WSI, lawmakers consider boosting workers’ benefitsWorkforce Safety and Insurance is considering several increases in workers’ benefits, including aid for job searching and a doubling of death benefits paid to workers’ survivors. In addition, a legislative leader is proposing bills that he said will make several WSI laws more fair. The 2009 Legislature would have to approve the proposed changes. WSI’s board heard the proposals during its meeting Thursday but didn’t take action.
By: By Janell Cole, N.D. Capitol Bureau, The Jamestown Sun
BISMARCK — Workforce Safety and Insurance is considering several increases in workers’ benefits, including aid for job searching and a doubling of death benefits paid to workers’ survivors.
In addition, a legislative leader is proposing bills that he said will make several WSI laws more fair.
The 2009 Legislature would have to approve the proposed changes.
WSI’s board heard the proposals during its meeting Thursday but didn’t take action.
“Today was just kind of a heads-up,” board Chairman Mark Gjovig of Williston said. The board will discuss bills again in October and December. The legislative session begins Jan. 6.
WSI itself is suggesting 10 changes in workers’ compensation laws. Two legislative committees are recommending nine more.
Some of WSI’s proposed changes:
* Expand the rehabilitation allowance period from a maximum 120 weeks to 124 weeks.
* Increase mileage reimbursement for treatment of aggravated injuries.
* Workers getting disability benefits would get $15 per week per dependent child, up from the current $10.
* Death benefits would increase. Burial expenses allowance would rise from $6,500 to $10,000; one-time payment to spouses would rise from $1,200 to $2,500 and to dependent children from $400 to $800.
* Vocational rehabilitation benefits would include two months of benefits for job-searching.
* Employers would no longer be charged $350 if a claim is filed more than two weeks after the worker was injured.
* Information on grants to employers, such as safety program grants, would become public.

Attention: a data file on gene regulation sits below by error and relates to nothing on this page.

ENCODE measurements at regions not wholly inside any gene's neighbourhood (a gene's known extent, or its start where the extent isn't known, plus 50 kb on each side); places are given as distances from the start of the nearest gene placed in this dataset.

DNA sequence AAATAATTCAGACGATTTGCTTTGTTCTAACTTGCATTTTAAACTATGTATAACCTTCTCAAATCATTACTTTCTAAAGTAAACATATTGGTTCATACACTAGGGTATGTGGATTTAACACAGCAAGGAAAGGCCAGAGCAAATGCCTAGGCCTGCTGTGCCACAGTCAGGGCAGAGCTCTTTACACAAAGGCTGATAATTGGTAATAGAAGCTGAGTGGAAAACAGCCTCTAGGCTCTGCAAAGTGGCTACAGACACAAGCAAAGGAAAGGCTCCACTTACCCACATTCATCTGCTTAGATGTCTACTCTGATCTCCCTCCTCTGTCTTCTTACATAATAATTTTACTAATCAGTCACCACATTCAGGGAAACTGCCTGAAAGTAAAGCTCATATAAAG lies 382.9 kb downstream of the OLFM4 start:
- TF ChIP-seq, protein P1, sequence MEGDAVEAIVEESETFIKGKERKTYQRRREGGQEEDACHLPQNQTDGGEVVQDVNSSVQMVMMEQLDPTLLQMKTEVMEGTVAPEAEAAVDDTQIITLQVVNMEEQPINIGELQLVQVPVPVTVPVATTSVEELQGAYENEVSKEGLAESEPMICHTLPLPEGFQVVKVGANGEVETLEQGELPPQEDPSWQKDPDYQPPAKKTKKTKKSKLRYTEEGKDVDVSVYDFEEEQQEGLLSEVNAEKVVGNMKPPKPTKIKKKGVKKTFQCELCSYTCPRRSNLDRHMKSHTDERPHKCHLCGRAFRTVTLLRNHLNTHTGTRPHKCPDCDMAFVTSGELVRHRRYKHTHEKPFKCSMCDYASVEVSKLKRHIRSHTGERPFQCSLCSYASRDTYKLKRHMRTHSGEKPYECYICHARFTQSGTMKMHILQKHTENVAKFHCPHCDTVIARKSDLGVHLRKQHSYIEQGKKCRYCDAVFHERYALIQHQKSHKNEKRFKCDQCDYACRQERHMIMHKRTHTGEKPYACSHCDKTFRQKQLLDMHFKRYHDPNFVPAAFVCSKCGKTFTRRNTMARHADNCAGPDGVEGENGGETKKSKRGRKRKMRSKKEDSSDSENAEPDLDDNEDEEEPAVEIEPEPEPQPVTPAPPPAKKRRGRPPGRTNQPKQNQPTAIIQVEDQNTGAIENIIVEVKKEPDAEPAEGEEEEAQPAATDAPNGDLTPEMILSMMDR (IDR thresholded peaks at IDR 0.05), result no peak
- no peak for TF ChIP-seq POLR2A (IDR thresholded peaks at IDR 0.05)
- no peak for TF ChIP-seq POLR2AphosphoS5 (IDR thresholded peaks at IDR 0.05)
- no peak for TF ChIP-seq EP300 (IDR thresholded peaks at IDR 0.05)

Rep. George Keiser, R-Bismarck, chairman of the Legislature’s interim Workers Compensation Review Committee, said his committee’s proposed changes include:
* Two changes to make the law covering police and firefighters’ injuries more fair.
* Allow injured workers a stipend to hire an attorney to review their case if they are unhappy with WSI’s decisions. The amount has not been set. Currently they must pay for it themselves.
* Change the Office of Independent Review to the Office of Decision Review to reflect it is part of WSI and not truly independent. A similar name change will make it clear that an independent medical “exam” is, in fact, usually a paper review of the workers’ medical records.
“Call it what it is,” Keiser said.
* Add partial loss of eyesight to the list of injuries that trigger a permanent partial impairment award.
* Change a law that, Keiser said, in effect punishes injured workers who go back to work part time and have their benefits cut when they get a raise at work.
* Change the law on mileage reimbursement from city-to-city miles to door-to-door miles.
Another legislative panel, the interim Industry, Business and Labor Committee, has proposed clarifying how WSI computes its surplus. State law limits how much money WSI can keep stockpiled and the agency has been in violation since the law passed in 2005.
Cole works for Forum Communications Co., which owns The Jamestown Sun